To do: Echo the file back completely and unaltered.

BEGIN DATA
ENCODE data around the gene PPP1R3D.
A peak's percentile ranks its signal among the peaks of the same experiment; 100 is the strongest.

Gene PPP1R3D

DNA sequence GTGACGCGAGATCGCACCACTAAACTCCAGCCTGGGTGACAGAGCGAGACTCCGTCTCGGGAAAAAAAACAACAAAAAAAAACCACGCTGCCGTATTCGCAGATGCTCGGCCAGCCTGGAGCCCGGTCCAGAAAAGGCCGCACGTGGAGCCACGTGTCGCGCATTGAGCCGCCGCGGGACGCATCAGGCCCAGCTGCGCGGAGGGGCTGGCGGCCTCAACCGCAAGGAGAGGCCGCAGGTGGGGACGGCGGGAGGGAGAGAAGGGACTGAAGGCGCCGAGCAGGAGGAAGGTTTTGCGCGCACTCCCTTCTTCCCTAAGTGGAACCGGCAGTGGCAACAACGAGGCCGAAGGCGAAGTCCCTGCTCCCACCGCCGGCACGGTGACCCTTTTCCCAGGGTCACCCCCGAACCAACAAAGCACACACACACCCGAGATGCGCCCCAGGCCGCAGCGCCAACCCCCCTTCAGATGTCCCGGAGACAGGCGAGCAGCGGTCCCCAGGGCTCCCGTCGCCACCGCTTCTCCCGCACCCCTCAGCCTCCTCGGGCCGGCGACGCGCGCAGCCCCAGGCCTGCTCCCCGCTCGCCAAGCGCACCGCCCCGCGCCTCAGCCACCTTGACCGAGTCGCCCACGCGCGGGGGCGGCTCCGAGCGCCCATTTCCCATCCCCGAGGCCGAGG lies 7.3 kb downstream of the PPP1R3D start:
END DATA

ENCODE data around the gene PPP1R3D.
A peak's percentile ranks its signal among the peaks of the same experiment; 100 is the strongest.

Gene PPP1R3D

DNA sequence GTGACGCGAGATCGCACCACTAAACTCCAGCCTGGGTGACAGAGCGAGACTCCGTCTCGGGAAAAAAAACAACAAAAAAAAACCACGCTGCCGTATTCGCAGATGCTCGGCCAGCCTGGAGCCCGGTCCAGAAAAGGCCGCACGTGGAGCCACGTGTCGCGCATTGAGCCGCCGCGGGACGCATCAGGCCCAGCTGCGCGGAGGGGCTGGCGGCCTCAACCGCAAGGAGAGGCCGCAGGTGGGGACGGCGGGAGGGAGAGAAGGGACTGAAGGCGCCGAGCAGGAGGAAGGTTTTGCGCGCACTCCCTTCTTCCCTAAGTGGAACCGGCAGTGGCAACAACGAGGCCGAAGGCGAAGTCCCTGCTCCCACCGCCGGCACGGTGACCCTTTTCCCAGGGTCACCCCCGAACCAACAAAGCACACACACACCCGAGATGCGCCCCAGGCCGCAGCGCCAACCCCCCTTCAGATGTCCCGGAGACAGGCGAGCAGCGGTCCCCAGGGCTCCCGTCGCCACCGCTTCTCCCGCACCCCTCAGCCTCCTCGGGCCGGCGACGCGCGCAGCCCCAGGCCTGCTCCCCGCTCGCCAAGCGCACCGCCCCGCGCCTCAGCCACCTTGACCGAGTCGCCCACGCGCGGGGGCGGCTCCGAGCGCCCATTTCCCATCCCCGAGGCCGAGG lies 7.3 kb downstream of the PPP1R3D start: